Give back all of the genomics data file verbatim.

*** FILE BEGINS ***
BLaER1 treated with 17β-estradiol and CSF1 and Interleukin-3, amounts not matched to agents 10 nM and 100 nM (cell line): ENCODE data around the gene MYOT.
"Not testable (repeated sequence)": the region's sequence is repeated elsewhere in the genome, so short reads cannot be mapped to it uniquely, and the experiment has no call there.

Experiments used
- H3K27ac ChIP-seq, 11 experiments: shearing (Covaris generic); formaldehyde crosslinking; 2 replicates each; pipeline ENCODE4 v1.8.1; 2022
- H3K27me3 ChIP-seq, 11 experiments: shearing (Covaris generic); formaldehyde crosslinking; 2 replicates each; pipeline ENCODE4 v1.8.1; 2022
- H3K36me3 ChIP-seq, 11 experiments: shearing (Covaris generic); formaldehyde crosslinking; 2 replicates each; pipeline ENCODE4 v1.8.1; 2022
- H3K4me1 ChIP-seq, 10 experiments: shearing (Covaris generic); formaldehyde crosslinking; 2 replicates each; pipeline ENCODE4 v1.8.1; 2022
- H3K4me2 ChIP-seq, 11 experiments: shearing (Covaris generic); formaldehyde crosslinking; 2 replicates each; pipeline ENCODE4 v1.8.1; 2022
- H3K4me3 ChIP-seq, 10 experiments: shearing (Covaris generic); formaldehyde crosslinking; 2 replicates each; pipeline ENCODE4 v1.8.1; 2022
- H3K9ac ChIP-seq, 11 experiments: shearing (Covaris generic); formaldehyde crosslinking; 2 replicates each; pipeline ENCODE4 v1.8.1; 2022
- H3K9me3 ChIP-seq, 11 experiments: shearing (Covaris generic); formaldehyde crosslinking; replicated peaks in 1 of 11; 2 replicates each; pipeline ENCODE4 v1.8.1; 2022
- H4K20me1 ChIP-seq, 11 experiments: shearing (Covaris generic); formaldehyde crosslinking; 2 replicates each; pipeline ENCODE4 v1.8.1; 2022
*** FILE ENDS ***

BLaER1 treated with 17β-estradiol and CSF1 and Interleukin-3, amounts not matched to agents 10 nM and 100 nM (cell line): ENCODE data around the gene MYOT.
"Not testable (repeated sequence)": the region's sequence is repeated elsewhere in the genome, so short reads cannot be mapped to it uniquely, and the experiment has no call there.

Experiments used
- H3K27ac ChIP-seq, 11 experiments: shearing (Covaris generic); formaldehyde crosslinking; 2 replicates each; pipeline ENCODE4 v1.8.1; 2022
- H3K27me3 ChIP-seq, 11 experiments: shearing (Covaris generic); formaldehyde crosslinking; 2 replicates each; pipeline ENCODE4 v1.8.1; 2022
- H3K36me3 ChIP-seq, 11 experiments: shearing (Covaris generic); formaldehyde crosslinking; 2 replicates each; pipeline ENCODE4 v1.8.1; 2022
- H3K4me1 ChIP-seq, 10 experiments: shearing (Covaris generic); formaldehyde crosslinking; 2 replicates each; pipeline ENCODE4 v1.8.1; 2022
- H3K4me2 ChIP-seq, 11 experiments: shearing (Covaris generic); formaldehyde crosslinking; 2 replicates each; pipeline ENCODE4 v1.8.1; 2022
- H3K4me3 ChIP-seq, 10 experiments: shearing (Covaris generic); formaldehyde crosslinking; 2 replicates each; pipeline ENCODE4 v1.8.1; 2022
- H3K9ac ChIP-seq, 11 experiments: shearing (Covaris generic); formaldehyde crosslinking; 2 replicates each; pipeline ENCODE4 v1.8.1; 2022
- H3K9me3 ChIP-seq, 11 experiments: shearing (Covaris generic); formaldehyde crosslinking; replicated peaks in 1 of 11; 2 replicates each; pipeline ENCODE4 v1.8.1; 2022
- H4K20me1 ChIP-seq, 11 experiments: shearing (Covaris generic); formaldehyde crosslinking; 2 replicates each; pipeline ENCODE4 v1.8.1; 2022